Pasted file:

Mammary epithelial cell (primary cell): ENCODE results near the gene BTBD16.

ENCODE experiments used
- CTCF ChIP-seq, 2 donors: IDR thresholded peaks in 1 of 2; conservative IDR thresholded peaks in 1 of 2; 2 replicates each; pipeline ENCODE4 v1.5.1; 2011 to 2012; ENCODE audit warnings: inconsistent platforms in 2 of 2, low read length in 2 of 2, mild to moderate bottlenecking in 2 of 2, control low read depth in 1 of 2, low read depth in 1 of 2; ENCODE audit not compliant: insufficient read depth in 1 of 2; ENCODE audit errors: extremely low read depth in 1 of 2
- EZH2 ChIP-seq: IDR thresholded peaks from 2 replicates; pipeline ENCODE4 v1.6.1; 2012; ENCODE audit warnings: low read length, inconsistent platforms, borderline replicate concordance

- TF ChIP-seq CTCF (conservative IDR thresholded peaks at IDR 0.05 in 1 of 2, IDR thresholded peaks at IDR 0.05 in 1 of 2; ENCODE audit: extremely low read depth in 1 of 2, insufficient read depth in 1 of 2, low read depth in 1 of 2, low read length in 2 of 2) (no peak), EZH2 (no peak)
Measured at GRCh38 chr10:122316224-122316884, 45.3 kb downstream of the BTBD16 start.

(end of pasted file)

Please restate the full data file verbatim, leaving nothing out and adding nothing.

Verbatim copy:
Mammary epithelial cell (primary cell): ENCODE results near the gene BTBD16.

ENCODE experiments used
- CTCF ChIP-seq, 2 donors: IDR thresholded peaks in 1 of 2; conservative IDR thresholded peaks in 1 of 2; 2 replicates each; pipeline ENCODE4 v1.5.1; 2011 to 2012; ENCODE audit warnings: inconsistent platforms in 2 of 2, low read length in 2 of 2, mild to moderate bottlenecking in 2 of 2, control low read depth in 1 of 2, low read depth in 1 of 2; ENCODE audit not compliant: insufficient read depth in 1 of 2; ENCODE audit errors: extremely low read depth in 1 of 2
- EZH2 ChIP-seq: IDR thresholded peaks from 2 replicates; pipeline ENCODE4 v1.6.1; 2012; ENCODE audit warnings: low read length, inconsistent platforms, borderline replicate concordance

- TF ChIP-seq CTCF (conservative IDR thresholded peaks at IDR 0.05 in 1 of 2, IDR thresholded peaks at IDR 0.05 in 1 of 2; ENCODE audit: extremely low read depth in 1 of 2, insufficient read depth in 1 of 2, low read depth in 1 of 2, low read length in 2 of 2) (no peak), EZH2 (no peak)
Measured at GRCh38 chr10:122316224-122316884, 45.3 kb downstream of the BTBD16 start.